This award honors the memory of Tim Campbell, a CS PhD Student who was widely known for his innovative spirit, creativity, and cross-functional collaboration. This award is presented to a Computer Science or Electrical Engineering undergraduate or graduate student who demonstrates a spirit of innovation, collaboration, and creativity through her or his research and personal life. This award is funded by the Timothy B. Campbell Memorial Scholarship Foundation.
|Deadline to Nominate
|February 4, 2022 11:59PM (PST)
|Notification of Award
|May 4, 2022
Current applicants must be pursuing a degree in Computer Science or Electrical Engineering at the undergraduate or graduate level at UC Berkeley.
One award will be distributed each year in the amount of $2,000.
Nomination deadlines are handled by the Berkeley EECS department. You must be a faculty, student, or staff of the EECS department to nominate.
Compose a letter (approximately 1 page) for each nominee explaining your reason for recommending the student. Nominators should specifically address how the nominee meets the award criteria. Attach any relevant materials that will assist the Student Awards Committee in making their decision, such as: publications, CV, additional letters of nomination. The committee may seek additional information concerning the most promising nominees. Previous recipients of an award are ineligible to receive the same award again, but may be recommended for any remaining awards. Nominators are encouraged to refer to the description of each award, which includes a list of previous awardees.
Nomination deadlines are handled by the Berkeley EECS departmentSubmit a Nomination
Jennifer Grannen is a fourth-year undergraduate student majoring in Computer Science. She spends the majority of her free time researching robotic deformable object manipulation advised by Professor Ken Goldberg and in collaboration with Toyota Research Institute and Honda Research Institute. Over the past 2 years, she has published severalpapers in top robotics conferences in this area. She was accepted by UC Berkeley, MIT, and Stanford, and she will decide soon where she will undertake her PhD with an interest in learning.Jennifer is also deeply passionate about teaching and outreach.. She partners with campus student groups to expand outreach initiatives, including hosting robot demos and deep learning workshops for underrepresented middle and high school students. Jennifer teaches middle school girls Python and Scratch programming on weekends, and is enthusiastic about developing creative and effective teaching methods to share her love of research with others.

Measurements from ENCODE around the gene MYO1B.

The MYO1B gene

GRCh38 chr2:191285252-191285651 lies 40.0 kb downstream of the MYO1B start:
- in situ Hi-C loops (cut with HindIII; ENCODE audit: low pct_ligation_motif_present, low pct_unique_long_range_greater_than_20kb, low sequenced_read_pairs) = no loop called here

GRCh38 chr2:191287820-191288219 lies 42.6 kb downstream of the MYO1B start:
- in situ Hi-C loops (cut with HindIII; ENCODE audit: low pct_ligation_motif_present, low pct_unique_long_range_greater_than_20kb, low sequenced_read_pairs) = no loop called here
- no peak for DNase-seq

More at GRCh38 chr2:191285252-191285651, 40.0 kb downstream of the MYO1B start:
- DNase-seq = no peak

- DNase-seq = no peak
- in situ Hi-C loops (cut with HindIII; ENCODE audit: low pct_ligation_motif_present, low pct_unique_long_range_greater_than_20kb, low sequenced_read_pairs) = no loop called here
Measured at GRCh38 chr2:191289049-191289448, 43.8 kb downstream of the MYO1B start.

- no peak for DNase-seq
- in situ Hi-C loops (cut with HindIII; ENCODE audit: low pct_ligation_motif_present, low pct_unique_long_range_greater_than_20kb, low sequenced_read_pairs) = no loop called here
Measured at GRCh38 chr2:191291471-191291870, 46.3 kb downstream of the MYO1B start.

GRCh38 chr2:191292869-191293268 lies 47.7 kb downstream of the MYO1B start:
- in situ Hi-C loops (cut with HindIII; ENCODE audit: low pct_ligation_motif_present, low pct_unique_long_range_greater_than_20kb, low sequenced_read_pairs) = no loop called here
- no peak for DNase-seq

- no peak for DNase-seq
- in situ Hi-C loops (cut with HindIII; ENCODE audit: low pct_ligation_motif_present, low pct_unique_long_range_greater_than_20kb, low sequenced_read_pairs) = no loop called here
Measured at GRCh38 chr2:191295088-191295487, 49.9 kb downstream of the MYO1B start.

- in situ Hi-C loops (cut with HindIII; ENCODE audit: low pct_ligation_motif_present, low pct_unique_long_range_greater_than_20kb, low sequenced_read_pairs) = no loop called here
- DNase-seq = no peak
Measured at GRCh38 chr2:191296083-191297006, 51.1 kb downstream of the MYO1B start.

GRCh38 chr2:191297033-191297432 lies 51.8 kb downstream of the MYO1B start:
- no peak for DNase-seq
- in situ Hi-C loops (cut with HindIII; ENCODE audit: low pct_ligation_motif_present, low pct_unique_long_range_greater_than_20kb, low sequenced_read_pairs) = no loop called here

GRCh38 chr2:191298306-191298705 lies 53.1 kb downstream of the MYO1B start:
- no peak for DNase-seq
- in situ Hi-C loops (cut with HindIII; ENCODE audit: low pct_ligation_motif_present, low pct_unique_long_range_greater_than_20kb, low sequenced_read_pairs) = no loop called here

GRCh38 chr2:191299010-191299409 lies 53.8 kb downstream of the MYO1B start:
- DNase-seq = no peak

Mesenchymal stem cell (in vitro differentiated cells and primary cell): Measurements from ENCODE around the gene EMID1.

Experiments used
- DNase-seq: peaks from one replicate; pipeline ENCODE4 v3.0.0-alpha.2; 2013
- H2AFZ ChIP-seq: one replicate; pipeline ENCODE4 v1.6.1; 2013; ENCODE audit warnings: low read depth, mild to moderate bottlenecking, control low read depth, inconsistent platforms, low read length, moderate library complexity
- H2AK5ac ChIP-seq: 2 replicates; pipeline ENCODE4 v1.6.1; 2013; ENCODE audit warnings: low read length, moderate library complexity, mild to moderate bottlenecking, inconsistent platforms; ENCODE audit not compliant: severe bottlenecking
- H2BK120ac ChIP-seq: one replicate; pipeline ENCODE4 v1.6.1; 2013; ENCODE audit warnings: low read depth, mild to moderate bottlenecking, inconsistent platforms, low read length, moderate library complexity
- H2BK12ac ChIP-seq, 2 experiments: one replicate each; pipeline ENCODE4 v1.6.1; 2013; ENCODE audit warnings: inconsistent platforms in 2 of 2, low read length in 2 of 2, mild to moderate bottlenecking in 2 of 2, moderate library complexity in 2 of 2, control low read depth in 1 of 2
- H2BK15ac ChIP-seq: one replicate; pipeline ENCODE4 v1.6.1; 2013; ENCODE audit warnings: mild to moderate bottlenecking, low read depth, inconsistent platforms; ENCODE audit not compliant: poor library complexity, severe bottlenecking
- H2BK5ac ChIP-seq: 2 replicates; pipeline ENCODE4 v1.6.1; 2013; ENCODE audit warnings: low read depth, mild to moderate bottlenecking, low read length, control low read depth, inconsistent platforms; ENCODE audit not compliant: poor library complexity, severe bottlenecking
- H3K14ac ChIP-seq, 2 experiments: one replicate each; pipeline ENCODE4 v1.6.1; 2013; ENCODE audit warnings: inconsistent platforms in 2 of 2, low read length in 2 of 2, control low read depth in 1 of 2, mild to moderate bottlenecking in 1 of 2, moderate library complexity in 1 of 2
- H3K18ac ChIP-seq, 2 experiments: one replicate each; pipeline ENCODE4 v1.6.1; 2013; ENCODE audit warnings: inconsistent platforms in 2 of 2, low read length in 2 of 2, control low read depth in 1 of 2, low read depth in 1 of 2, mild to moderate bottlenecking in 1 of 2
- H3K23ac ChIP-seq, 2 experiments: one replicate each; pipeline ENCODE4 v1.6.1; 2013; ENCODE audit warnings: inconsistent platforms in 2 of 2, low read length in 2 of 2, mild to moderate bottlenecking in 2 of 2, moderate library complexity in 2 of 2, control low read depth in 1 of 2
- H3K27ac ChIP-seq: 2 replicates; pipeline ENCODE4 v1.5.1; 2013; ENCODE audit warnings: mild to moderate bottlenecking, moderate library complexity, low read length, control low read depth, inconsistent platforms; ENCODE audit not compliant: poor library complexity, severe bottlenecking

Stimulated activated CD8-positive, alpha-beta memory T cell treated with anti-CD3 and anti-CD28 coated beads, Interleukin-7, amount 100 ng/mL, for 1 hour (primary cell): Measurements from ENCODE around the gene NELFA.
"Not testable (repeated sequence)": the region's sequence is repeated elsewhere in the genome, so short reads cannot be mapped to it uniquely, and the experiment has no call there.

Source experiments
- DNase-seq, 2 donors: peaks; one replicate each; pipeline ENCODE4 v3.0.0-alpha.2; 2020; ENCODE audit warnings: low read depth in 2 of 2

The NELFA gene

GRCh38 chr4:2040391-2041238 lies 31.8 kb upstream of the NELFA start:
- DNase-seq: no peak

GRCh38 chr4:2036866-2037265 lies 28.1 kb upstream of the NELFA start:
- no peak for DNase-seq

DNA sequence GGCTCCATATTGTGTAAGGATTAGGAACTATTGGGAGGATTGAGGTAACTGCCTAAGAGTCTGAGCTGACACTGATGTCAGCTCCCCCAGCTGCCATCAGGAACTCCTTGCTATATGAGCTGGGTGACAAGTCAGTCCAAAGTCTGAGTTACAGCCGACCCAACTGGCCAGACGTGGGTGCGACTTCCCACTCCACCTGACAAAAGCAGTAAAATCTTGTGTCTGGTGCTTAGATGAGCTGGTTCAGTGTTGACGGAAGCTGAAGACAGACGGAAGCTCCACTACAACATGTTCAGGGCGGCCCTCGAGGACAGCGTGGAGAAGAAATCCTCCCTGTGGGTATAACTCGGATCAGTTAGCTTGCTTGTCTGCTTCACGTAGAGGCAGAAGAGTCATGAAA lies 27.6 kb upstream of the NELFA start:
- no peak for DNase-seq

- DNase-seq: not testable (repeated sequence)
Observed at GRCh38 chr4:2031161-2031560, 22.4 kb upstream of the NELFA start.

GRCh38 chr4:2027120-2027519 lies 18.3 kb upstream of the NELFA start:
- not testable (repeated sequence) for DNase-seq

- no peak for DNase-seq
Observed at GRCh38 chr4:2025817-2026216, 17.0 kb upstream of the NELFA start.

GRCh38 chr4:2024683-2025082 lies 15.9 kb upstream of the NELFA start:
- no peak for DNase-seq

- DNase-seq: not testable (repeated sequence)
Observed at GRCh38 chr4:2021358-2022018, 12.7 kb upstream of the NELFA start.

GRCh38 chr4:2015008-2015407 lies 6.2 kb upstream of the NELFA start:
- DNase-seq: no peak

Brijen Thananjeyan is a 3rd year Computer Science PhD student advised by Professors Ken Goldberg and Joey Gonzalez. Brijen is interested in designing learning-based algorithms for robotics that effectively manage both the cost and quality of samples during data collection. To this end, Brijen’s projects span safe reinforcement learning, deformable manipulation, online optimization, human intervention,and surgical robotics, and he has an extensive publication record in both theoretical and applied problems in these areas. Brijen is also passionate about teaching, and simultaneously lectured full-time for two upper-divisioncomputer science courses, CS 188 (Intro to AI) and CS 189 (Intro to Machine Learning) in summer 2019. Each class had over a hundred students, and Brijen managed a staff of 4 TAs with a co-lecturer to run each course. Additionally, Brijen has served as a GSI for 5 semesters across 4 EE and CS courses.